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The Moon-Eyed People - Folk Tales from Welsh America

Peter Stevenson

The Moon-Eyed People - Folk Tales from Welsh America

Pris arferol £12.00
Pris Uned  per 
Treth yn gynwysedig. Cyfrif cludiant yn y man talu.

Awdur: Peter Stevenson

ISBN: 9780750991421
Dyddiad Cyhoeddi: 12 Gorffennaf 2019
Cyhoeddwr: The History Press, Stroud
Fformat: Clawr Meddal, 198x129 mm, 192 tudalen
Iaith: Saesneg

Chwedlau gwerin anghyfarwydd o wladychiadau yn yr Amerig: dyma gip ar hanes trefedigaethol drwy gyfrwng straeon o ddiwylliannau Cymreig, Americanaidd a brodorol.

Bywgraffiad Awdur:
Peter Stevenson is a professional storyteller and illustrator, and is the organiser of Aberystwyth Storytelling Festival. He recently made a series of films on Welsh landscape, artists, musicians and storytellers. He regularly does storytelling tours of North America and has told stories of Welsh America at Greenwich Village. He is currently curating an exhibition of Welsh folk art, storytelling and illustration at the Monongalia Arts Center, West Virginia. He has produced books internationally for publishers such as Ladybird and Hodder & Stoughton. This his third book for The History Press. He lives in Ceredigion, Wales.
Gwybodaeth Bellach:
A mining settlement in Appalachia is described as being unfit for pigs to live in, Welsh weavers make cloth for enslaved people, a monster is defeated by a medicine-girl, a Welsh criminal marries an 'Indian Princess', Lakota men who witnessed Wounded Knee re-enact the massacre in Cardiff, and all the while, mountain women practise Appalachian hoodoo, native healing, and Welsh witchcraft.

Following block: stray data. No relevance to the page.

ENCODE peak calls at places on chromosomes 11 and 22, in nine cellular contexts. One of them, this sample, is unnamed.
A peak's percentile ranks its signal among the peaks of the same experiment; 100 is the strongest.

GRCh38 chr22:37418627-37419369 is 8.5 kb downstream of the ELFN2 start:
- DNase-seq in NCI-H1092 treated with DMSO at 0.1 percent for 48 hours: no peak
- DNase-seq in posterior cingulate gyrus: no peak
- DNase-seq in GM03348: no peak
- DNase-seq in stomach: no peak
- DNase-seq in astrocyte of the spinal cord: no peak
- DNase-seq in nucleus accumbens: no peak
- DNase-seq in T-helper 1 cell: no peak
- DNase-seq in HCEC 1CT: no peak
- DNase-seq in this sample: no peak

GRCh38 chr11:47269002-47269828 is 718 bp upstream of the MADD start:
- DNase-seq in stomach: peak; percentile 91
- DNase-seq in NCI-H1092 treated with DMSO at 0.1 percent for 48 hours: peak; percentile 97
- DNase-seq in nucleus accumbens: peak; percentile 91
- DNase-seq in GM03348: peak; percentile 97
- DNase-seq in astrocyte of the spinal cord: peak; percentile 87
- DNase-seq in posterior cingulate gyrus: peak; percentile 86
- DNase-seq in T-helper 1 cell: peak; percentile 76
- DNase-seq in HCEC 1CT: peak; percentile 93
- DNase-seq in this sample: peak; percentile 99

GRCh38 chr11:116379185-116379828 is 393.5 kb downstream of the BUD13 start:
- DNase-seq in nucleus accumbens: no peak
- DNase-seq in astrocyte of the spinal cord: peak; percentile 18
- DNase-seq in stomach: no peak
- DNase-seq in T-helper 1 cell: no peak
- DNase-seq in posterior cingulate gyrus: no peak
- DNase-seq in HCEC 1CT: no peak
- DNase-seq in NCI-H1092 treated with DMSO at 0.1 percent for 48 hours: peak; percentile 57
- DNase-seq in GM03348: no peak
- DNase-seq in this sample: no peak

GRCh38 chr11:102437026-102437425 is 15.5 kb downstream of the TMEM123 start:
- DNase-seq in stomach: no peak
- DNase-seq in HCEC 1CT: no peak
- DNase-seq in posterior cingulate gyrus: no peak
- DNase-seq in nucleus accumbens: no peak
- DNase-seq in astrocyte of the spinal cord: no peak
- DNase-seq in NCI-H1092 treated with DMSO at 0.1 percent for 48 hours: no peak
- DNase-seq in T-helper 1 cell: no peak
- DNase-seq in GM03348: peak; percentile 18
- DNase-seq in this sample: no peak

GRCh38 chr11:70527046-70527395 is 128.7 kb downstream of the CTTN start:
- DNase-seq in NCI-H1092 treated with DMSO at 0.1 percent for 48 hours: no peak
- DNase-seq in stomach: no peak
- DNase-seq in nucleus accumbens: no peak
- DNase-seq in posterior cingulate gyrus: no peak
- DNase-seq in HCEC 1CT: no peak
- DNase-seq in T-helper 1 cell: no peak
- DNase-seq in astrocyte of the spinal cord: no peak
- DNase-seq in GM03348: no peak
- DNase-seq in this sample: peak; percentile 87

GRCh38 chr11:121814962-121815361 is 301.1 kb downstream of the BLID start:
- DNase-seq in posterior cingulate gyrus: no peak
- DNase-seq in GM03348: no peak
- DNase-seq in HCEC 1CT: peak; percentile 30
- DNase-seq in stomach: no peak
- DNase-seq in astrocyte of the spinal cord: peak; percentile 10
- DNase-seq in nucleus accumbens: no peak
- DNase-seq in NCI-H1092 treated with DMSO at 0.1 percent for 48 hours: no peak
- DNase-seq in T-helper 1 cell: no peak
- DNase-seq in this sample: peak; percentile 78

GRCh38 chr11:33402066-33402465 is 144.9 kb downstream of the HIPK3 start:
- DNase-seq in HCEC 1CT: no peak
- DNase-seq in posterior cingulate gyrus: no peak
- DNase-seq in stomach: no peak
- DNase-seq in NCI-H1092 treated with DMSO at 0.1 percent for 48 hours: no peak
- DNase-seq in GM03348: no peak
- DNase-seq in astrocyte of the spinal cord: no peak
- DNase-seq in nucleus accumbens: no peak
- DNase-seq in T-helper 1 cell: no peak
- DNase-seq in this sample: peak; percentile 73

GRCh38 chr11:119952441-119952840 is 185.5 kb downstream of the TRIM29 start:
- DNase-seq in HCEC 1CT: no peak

These stories are a mixture of true tales, tall tales and folk tales, that tell of the lives of migrants who left Wales and settled in America, of the native people who had long been living there, and those curious travellers who returned to find their roots in the old country. They were explorers, miners, dreamers, hobos, tourists, farmers, radicals, showmen, sailors, soldiers, witches, warriors, wolf-girls, poets, preachers, prospectors, political dissidents, social reformers, and wayfaring strangers. The Cherokee called them 'The Moon-Eyed People'.